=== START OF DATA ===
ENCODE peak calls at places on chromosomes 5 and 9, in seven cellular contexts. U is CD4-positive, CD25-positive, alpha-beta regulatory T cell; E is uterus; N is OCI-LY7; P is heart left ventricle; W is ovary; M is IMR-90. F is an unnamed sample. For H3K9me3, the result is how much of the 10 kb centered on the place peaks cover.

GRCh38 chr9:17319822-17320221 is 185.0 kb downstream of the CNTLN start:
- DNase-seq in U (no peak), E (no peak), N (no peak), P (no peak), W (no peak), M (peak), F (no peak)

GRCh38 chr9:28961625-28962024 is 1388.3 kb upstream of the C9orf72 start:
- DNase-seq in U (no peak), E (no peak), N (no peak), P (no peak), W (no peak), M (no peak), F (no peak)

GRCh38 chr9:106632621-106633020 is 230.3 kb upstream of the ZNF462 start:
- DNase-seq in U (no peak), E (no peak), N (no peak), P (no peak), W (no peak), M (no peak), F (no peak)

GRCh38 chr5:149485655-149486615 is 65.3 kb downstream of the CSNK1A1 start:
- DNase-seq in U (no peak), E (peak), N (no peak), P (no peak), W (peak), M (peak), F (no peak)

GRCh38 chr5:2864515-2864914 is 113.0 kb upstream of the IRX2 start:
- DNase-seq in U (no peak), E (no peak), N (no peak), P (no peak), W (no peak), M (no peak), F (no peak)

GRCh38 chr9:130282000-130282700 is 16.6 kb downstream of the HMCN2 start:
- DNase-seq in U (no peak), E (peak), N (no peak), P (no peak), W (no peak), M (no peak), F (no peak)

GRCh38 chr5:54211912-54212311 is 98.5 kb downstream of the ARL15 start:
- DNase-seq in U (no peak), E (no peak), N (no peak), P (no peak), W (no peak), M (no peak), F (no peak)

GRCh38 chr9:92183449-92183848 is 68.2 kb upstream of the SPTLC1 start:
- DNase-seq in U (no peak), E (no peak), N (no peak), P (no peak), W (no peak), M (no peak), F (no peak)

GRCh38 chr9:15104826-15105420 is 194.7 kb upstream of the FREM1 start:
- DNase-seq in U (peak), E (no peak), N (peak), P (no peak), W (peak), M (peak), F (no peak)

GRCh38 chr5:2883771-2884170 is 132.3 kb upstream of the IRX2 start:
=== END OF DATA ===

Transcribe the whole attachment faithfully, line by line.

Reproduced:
ENCODE peak calls at places on chromosomes 5 and 9, in seven cellular contexts. U is CD4-positive, CD25-positive, alpha-beta regulatory T cell; E is uterus; N is OCI-LY7; P is heart left ventricle; W is ovary; M is IMR-90. F is an unnamed sample. For H3K9me3, the result is how much of the 10 kb centered on the place peaks cover.

GRCh38 chr9:17319822-17320221 is 185.0 kb downstream of the CNTLN start:
- DNase-seq in U (no peak), E (no peak), N (no peak), P (no peak), W (no peak), M (peak), F (no peak)

GRCh38 chr9:28961625-28962024 is 1388.3 kb upstream of the C9orf72 start:
- DNase-seq in U (no peak), E (no peak), N (no peak), P (no peak), W (no peak), M (no peak), F (no peak)

GRCh38 chr9:106632621-106633020 is 230.3 kb upstream of the ZNF462 start:
- DNase-seq in U (no peak), E (no peak), N (no peak), P (no peak), W (no peak), M (no peak), F (no peak)

GRCh38 chr5:149485655-149486615 is 65.3 kb downstream of the CSNK1A1 start:
- DNase-seq in U (no peak), E (peak), N (no peak), P (no peak), W (peak), M (peak), F (no peak)

GRCh38 chr5:2864515-2864914 is 113.0 kb upstream of the IRX2 start:
- DNase-seq in U (no peak), E (no peak), N (no peak), P (no peak), W (no peak), M (no peak), F (no peak)

GRCh38 chr9:130282000-130282700 is 16.6 kb downstream of the HMCN2 start:
- DNase-seq in U (no peak), E (peak), N (no peak), P (no peak), W (no peak), M (no peak), F (no peak)

GRCh38 chr5:54211912-54212311 is 98.5 kb downstream of the ARL15 start:
- DNase-seq in U (no peak), E (no peak), N (no peak), P (no peak), W (no peak), M (no peak), F (no peak)

GRCh38 chr9:92183449-92183848 is 68.2 kb upstream of the SPTLC1 start:
- DNase-seq in U (no peak), E (no peak), N (no peak), P (no peak), W (no peak), M (no peak), F (no peak)

GRCh38 chr9:15104826-15105420 is 194.7 kb upstream of the FREM1 start:
- DNase-seq in U (peak), E (no peak), N (peak), P (no peak), W (peak), M (peak), F (no peak)

GRCh38 chr5:2883771-2884170 is 132.3 kb upstream of the IRX2 start: